A twist of the wrist that made his­tory

The Daily Telegraph - Business - - Women's Sport Monthly - By Rob Bagchi, with thanks to Kirstin Si­b­ley and her ex­hi­bi­tion and cat­a­logue: ‘Beryl Swain: The Need for Speed’.

On Satur­day, June 8, 1962, with a twist of the wrist, Beryl be­came the first woman to ride solo in the TT (above). In a field of 33, more than half of whom rode bikes with full teams be­hind them, Beryl came 22nd out of 25 fin­ish­ers de­spite clutch trou­ble lim­it­ing her to 55mph for all of the 37.4-mile sec­ond lap of the course. She vowed to be back the next year on a bet­ter bike.

But she never com­peted again. The Fed­er­a­tion re­voked her li­cence and en­forced a male-only rule. Even her protest was re­ported in a tone of sex­ism: “This wordy wife is hop­ping mad,” wrote the Mir­ror when her let­ter failed to over­turn the ban for the 1963 TT. Thwarted, she re­tired from club rac­ing and fo­cused on her ca­reer with Sains­bury’s. She died in 2007.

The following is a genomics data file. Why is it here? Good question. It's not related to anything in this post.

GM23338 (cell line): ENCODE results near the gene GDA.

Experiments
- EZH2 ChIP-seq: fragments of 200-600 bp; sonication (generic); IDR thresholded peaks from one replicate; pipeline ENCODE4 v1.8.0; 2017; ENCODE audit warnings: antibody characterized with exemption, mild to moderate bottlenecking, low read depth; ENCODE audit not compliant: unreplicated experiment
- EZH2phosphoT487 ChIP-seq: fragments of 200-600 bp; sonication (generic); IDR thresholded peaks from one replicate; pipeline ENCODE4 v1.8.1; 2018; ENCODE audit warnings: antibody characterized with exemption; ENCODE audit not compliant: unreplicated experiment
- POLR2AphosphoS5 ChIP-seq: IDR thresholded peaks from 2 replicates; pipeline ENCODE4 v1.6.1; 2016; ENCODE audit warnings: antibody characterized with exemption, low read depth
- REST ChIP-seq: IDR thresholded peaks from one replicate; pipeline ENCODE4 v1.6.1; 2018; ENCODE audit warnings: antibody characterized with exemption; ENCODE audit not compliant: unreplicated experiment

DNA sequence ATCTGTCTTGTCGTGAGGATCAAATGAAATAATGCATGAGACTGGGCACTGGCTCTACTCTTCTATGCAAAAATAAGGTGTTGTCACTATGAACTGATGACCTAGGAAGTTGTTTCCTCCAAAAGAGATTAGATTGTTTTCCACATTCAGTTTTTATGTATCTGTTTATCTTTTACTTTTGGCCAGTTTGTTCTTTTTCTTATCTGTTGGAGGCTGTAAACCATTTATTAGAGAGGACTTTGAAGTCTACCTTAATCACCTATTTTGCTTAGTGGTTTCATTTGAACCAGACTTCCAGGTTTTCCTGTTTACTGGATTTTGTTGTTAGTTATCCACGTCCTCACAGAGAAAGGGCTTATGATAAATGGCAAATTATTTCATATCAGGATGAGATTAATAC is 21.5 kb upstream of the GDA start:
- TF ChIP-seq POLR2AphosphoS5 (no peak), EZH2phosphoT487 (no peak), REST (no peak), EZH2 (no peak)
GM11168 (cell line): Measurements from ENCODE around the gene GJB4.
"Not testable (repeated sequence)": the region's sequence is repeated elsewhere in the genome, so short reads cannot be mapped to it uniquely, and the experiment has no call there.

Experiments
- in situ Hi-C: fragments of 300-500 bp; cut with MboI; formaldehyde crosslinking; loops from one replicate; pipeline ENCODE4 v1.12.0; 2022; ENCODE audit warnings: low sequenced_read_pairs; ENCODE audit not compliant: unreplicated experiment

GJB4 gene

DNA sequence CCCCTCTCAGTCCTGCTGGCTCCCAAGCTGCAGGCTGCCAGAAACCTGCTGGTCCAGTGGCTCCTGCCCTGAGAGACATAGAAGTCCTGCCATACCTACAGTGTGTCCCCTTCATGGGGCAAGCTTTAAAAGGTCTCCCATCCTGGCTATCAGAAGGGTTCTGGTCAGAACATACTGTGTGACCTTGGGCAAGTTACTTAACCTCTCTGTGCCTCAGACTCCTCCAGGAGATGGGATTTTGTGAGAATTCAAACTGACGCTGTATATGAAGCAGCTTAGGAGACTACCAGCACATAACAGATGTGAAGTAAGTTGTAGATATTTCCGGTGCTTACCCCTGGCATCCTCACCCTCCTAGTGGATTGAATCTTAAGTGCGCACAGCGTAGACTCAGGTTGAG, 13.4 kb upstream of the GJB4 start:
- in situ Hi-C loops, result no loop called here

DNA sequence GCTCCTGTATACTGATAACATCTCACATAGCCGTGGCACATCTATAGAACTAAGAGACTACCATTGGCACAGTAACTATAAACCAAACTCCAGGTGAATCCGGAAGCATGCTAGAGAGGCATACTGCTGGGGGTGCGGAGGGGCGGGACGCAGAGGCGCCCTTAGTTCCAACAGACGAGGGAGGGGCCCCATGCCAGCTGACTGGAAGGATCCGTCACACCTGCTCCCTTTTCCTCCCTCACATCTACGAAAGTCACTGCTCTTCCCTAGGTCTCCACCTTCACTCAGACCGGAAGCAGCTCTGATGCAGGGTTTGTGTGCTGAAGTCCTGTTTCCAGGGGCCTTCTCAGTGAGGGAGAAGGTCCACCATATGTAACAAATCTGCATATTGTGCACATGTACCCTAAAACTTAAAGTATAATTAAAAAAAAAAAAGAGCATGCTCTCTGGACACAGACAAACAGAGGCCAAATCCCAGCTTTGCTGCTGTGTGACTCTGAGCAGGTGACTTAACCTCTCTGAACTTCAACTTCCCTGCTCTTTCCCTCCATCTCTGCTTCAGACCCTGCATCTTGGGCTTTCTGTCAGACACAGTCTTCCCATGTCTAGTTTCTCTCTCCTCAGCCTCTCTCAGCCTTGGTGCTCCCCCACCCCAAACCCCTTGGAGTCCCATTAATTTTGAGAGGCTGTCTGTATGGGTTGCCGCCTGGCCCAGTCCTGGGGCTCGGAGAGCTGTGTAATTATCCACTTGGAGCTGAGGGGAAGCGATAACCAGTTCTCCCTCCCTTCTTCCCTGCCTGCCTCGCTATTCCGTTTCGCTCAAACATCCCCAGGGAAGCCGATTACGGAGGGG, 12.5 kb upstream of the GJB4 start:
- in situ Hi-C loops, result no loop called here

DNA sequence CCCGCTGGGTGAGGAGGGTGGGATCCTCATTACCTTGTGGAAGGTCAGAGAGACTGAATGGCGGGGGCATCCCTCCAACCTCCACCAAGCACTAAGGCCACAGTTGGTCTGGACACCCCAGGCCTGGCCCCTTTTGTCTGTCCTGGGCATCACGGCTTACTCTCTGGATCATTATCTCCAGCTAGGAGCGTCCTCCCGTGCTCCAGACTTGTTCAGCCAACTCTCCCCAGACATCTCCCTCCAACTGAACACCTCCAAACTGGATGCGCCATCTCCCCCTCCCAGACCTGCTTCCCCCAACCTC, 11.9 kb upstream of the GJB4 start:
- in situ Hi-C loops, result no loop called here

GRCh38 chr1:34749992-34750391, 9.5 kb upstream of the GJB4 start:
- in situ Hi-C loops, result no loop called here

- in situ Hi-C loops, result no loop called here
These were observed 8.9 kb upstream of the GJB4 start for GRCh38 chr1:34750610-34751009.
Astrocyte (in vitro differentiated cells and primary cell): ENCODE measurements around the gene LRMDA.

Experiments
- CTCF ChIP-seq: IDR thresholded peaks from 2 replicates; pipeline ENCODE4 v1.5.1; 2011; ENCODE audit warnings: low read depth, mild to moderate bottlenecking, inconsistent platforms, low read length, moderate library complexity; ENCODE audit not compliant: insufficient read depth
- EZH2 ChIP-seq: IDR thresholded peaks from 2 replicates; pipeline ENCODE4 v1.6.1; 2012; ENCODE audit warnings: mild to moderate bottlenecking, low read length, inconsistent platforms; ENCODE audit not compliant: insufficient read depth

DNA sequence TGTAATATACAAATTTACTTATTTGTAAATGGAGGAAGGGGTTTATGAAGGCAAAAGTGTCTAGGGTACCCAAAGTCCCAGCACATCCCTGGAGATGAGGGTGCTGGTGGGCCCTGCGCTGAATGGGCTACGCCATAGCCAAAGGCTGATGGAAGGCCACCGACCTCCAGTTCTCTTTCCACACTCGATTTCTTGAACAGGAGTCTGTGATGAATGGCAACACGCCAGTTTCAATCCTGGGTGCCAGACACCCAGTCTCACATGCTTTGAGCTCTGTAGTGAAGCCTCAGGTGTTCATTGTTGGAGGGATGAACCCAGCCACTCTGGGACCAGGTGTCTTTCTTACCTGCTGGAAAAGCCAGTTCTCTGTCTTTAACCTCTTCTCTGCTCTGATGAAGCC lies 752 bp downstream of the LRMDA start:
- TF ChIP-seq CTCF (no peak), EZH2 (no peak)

It was not un­til 1978 that Hi­lary Mus­son be­come the sec­ond fe­male TT racer.

Back in 1962, Pathe’s pro­file of Beryl ended with a voiceover that said: “Slowly and surely women, the weaker sex, are muscling in on man’s do­main. Prac­ti­cally no sport is sa­cred.” She did not sur­vive to see Car­rasco tri­umph but, thank­fully, she lived long enough to see all of Pathe’s “sa­cred cows” blown away.

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